Sydney floods reignite Powerhouse museum controversy as Parramatta River bursts its banks

Waters "would not have come within four metres of the entrance" of the future site, president says

The Parramatta river flooded on 22 March as Sydney braced for its worst flooding in decades Photo: Saeed Khan/AFP via Getty Images

The Parramatta river flooded on 22 March as Sydney braced for its worst flooding in decades Photo: Saeed Khan/AFP via Getty Images

Torrential downpours across New South Wales in Australia this weekend rekindled anxieties that the future second outpost of the Powerhouse Museum on the banks of the Parramatta River in Sydney is under threat of severe flooding.

The flooding of the Parramatta River adjacent to the site prompted the Powerhouse to issue a statement today in which Peter Collins, the president of the Powerhouse Trust, said that the water would not have come within four metres of the entrance to the future Powerhouse Parramatta.

“What the weekend demonstrates is that our new museum is positioned well above even the rarest of flood events,” Collins said.

“Powerhouse Parramatta will be a very safe building for people to visit and for the collection to be exhibited. We have the world’s best engineers ensuring every detail of the design puts the welfare of visitors and collections first.”

But David Shoebridge a Greens member of the New South Wales parliament and part of the Upper House committee inquiring into the Powerhouse’s plans, says the weekend incident was “nowhere near a one-in-a-hundred-year flood event, which would be about five to ten metres above where we are seeing this water already”.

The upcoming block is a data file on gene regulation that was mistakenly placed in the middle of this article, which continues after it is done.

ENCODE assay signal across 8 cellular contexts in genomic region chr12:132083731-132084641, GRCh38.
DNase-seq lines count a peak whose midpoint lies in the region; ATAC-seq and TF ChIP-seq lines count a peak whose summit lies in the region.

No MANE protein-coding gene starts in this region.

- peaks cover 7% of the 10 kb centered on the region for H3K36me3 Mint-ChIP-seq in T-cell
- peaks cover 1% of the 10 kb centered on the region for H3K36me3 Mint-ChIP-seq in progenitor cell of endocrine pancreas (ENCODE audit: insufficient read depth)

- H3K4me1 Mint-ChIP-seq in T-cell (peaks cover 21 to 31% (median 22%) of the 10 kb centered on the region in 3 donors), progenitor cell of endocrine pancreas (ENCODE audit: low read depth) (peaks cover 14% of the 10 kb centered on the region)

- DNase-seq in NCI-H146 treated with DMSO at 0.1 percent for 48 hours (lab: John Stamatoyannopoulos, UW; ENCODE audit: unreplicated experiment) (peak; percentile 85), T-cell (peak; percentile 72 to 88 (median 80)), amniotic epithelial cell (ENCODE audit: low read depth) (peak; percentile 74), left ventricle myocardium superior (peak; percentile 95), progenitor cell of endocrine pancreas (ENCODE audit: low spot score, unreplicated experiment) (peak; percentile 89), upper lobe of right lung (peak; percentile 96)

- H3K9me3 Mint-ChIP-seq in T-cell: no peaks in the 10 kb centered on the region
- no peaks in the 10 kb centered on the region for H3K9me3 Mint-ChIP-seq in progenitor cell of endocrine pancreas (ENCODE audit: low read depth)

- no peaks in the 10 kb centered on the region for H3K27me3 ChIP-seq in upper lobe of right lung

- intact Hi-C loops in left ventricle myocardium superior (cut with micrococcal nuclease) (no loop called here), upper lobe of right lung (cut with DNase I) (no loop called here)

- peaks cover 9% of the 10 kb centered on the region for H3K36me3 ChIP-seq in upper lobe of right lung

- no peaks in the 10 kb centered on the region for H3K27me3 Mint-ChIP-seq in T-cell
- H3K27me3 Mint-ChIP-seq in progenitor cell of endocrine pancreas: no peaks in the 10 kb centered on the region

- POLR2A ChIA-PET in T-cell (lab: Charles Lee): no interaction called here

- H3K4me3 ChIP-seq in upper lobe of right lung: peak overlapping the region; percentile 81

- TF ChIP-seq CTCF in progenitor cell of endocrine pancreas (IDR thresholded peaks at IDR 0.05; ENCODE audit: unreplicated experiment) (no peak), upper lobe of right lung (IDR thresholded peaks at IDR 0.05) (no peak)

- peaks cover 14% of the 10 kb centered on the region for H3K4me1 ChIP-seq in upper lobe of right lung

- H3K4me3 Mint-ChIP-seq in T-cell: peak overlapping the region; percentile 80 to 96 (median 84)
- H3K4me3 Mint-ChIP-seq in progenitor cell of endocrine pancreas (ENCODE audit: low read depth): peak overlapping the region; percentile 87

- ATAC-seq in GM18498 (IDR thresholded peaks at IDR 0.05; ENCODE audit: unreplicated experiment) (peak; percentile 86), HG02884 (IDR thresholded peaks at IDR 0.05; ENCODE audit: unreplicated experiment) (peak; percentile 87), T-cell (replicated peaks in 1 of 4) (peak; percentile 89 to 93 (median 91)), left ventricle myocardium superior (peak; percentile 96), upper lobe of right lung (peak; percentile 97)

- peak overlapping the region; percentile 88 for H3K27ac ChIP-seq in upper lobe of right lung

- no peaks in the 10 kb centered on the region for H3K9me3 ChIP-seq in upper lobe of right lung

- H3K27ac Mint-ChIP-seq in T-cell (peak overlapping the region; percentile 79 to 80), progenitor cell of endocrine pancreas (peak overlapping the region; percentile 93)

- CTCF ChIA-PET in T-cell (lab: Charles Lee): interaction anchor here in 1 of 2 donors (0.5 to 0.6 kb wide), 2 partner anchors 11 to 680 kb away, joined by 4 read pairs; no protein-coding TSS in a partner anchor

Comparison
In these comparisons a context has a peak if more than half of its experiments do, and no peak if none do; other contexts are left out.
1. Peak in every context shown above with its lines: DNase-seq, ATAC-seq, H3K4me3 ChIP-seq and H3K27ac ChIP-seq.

“The people of Parramatta deserve a world class museum that will be safe to go to when it rains,” Shoebridge said.

The proposed Powerhouse Parramatta, Courtesy of Moreau Kusunoki Architects

A spokeswoman for the North Parramatta Residents Action Group says the new museum should be built 900 metres along the river on a 26-hectare riparian site which is not flood prone and whose numerous colonial-era buildings would lend themselves to use as artists’ studios and the like.

The Powerhouse statement said analysis by international engineering and flood specialists ARUP indicated the weekend flood water “would have only just entered the riverfront undercroft, an area underneath the museum not used by the public that is built into the design to allow the passage of flood water”.

Lisa Havilah, Powerhouse'schief executive, said the undercroft ensured the museum’s ground floor “is always protected from flood water”.

ARUP’s David Harding added that the company’s analysis showed “it would take a river flood event worse than any ever recorded for river flood water to get into the ground floor of the new museum”.

In 2018, the NSW state government unveiled a controversial plan to relocate the Powerhouse Museum—part of the Museum of Applied Arts & Sciences—from central Sydney to the western suburb of Parramatta, despite widespread criticism and a parliamentary inquiry. At a cost of A$1.2bn ($890m), the relocation was set to be the most expensive and complex museum move anywhere in the world. It would have meant demolishing the museum, which opened in 1988 in Ultimo, central Sydney, and seven historic buildings in Parramatta, 23km to the west, to make way for a new museum due to open in 2023.

Last year, as a result of the Covid-19 pandemic, the government cancelled the relocation, opting instead to keep open the museum in central Ultimo and build a second, new “world-class” facility to in Parramatta.